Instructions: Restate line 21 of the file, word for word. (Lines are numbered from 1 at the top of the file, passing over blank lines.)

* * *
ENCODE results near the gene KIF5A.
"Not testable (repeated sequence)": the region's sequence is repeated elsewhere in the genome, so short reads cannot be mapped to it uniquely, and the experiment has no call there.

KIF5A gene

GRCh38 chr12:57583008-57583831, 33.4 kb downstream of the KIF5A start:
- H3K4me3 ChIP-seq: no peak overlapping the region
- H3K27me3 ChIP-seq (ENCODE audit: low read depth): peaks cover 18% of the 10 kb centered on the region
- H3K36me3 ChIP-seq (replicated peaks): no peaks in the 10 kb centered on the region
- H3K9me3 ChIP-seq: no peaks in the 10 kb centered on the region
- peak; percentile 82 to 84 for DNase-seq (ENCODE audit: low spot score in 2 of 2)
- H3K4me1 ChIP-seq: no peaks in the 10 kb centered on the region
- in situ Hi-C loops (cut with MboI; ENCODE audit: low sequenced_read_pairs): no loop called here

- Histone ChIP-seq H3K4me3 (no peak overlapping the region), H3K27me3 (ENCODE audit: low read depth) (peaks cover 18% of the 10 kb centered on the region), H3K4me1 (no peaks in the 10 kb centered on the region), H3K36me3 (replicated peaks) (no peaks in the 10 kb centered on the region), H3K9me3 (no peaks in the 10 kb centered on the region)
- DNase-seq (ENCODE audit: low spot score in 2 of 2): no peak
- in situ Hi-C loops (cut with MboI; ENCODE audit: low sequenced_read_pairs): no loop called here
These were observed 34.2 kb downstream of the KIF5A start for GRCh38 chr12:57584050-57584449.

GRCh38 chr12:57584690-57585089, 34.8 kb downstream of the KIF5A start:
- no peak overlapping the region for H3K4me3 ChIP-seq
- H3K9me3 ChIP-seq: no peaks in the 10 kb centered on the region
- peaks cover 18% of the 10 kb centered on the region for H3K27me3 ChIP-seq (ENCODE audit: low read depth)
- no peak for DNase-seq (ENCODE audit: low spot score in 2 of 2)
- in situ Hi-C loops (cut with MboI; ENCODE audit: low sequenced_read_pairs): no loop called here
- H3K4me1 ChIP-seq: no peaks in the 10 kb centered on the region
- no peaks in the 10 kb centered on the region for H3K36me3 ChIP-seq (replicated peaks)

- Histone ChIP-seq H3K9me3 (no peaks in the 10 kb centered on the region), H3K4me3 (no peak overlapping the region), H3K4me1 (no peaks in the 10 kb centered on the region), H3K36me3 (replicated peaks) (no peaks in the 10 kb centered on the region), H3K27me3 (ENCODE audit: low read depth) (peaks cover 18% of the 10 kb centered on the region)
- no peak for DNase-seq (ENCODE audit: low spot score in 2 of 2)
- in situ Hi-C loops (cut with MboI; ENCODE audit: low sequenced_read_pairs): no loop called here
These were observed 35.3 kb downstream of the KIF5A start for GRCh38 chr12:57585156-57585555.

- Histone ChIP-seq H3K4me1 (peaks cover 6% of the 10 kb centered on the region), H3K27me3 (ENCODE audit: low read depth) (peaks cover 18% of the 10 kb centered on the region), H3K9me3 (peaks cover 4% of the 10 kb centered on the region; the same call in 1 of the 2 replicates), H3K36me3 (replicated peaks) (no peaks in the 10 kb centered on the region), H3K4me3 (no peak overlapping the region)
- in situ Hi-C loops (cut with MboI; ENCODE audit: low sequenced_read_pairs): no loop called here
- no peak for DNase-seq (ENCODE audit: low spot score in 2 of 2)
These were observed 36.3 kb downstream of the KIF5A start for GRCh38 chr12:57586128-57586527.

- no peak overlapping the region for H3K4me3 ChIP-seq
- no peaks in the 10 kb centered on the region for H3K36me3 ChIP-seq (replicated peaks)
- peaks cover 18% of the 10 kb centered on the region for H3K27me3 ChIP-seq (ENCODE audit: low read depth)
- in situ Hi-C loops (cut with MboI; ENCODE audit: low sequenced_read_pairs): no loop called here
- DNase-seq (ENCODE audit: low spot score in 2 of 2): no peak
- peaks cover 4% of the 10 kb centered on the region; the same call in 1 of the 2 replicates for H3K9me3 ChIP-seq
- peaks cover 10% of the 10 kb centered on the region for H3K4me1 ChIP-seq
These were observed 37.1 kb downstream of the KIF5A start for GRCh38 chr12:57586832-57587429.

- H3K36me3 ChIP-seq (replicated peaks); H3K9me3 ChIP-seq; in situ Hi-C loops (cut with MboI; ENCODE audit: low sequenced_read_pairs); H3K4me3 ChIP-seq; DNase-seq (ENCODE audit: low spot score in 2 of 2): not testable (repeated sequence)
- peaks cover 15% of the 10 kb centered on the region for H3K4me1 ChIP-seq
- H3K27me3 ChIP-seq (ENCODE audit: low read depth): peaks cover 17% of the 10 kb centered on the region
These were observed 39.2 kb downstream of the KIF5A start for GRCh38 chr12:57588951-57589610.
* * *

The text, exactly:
- in situ Hi-C loops (cut with MboI; ENCODE audit: low sequenced_read_pairs): no loop called here